UK lawmakers are considering a ban on the use of credit cards for gambling purchases, including deposits to online gambling accounts. It’s the latest example of an ongoing effort to curb problem gambling by any means necessary, but what kind of impact would such a ban have on the online gambling industry?

Banning the use of credit cards as a means of halting gambling addiction is an idea that the Labour Party has been kicking around for quite some time. Within the past few months, however, the idea has picked up steam and was recently embraced by Culture Secretary Jeremy Wright.

In recent statements, Wright has pointed out that more than 20 percent of deposits made at gambling facilities (both land-based and online) are made with credit cards. Those credit card deposits total around $11 billion worth of cash when all is said and done.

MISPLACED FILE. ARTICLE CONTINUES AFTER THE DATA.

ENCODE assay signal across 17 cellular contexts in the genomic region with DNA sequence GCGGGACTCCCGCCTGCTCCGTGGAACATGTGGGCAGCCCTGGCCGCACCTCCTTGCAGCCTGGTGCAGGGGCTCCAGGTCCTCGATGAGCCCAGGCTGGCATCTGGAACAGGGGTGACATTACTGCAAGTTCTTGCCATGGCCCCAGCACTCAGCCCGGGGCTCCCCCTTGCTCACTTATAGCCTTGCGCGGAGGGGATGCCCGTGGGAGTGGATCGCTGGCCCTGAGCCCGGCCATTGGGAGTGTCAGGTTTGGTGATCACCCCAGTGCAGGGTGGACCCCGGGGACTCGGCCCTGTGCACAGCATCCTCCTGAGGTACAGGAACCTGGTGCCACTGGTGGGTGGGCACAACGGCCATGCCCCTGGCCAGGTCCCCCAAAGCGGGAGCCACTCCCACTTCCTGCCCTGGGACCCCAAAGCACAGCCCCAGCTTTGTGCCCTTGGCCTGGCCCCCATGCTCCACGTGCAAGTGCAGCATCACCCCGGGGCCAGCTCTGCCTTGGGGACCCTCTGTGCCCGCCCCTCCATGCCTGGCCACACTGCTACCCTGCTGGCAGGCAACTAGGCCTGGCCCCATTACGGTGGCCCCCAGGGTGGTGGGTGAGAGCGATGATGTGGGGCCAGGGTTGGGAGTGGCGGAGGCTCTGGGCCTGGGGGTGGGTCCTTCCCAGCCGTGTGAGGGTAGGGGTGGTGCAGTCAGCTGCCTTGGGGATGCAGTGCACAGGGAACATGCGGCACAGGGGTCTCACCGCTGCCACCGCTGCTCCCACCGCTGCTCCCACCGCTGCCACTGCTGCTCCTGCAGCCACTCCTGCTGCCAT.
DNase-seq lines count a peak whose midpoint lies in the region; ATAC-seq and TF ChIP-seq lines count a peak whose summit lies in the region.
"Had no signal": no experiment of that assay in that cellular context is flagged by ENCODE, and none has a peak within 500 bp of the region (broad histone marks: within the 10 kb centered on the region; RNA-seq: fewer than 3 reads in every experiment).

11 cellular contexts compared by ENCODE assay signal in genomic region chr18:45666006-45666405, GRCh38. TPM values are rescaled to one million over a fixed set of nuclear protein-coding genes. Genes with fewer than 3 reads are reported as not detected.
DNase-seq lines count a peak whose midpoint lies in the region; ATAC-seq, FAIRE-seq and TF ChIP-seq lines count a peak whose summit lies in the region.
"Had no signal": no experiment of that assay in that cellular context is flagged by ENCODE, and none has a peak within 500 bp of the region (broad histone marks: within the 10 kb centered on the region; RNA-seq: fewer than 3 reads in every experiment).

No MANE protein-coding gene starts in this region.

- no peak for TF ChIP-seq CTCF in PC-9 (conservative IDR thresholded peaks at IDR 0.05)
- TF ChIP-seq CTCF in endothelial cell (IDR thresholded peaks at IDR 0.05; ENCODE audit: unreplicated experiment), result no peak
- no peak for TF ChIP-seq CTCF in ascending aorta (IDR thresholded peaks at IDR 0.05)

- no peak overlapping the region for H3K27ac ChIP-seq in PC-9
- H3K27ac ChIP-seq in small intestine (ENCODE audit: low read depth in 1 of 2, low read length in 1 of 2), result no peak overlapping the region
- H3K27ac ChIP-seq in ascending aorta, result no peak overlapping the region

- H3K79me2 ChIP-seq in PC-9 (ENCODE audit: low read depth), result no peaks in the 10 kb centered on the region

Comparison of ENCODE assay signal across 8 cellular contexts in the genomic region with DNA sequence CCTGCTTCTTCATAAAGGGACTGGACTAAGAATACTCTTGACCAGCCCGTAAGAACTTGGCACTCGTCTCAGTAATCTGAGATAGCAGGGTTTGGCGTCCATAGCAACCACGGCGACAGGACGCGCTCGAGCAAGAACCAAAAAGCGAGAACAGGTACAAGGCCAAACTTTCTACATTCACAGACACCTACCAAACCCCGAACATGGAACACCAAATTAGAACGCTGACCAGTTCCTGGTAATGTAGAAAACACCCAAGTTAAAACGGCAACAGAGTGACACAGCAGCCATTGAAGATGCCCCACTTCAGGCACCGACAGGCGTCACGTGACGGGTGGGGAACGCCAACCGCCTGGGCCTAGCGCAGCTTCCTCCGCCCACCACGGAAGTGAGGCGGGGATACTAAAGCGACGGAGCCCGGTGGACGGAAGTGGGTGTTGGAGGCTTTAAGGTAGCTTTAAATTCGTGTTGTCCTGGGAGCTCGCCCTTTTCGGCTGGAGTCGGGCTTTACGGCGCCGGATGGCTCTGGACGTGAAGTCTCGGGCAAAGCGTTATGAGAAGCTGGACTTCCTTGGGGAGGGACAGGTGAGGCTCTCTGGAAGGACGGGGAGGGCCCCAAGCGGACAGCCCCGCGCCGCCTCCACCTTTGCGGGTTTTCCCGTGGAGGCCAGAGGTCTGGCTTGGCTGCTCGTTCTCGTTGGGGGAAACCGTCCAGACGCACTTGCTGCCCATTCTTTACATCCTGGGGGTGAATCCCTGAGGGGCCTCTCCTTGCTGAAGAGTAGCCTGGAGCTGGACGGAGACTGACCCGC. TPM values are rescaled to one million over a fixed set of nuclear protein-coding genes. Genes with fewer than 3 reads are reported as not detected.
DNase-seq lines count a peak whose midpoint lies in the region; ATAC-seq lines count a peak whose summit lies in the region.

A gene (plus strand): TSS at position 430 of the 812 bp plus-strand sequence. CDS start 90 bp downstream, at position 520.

Proponents of the gambling credit card ban point out the ease at which players/addicts can breeze through large amounts of cash that they don’t actually have while gambling on a credit card. Shadow Culture Secretary Tom Watson pointed out the case of a UK woman who burned through more than £100,000 ($131,000 USD) in two days using nine credit cards on gambling sites.

Watson chided the industry in a statement reported on by YogoNet saying, “The operators which took her bets should be held responsible for their disgraceful conduct. No one should go into debt to place a bet.”

What’s been missing from the discussion about banning credit cards from the gambling business is how exactly online casinos would be able to accept deposits from remote players. Regardless, UK lawmakers seem dead set on coming down on the gambling business and they don’t seem to care about the consequences for gambling operators.

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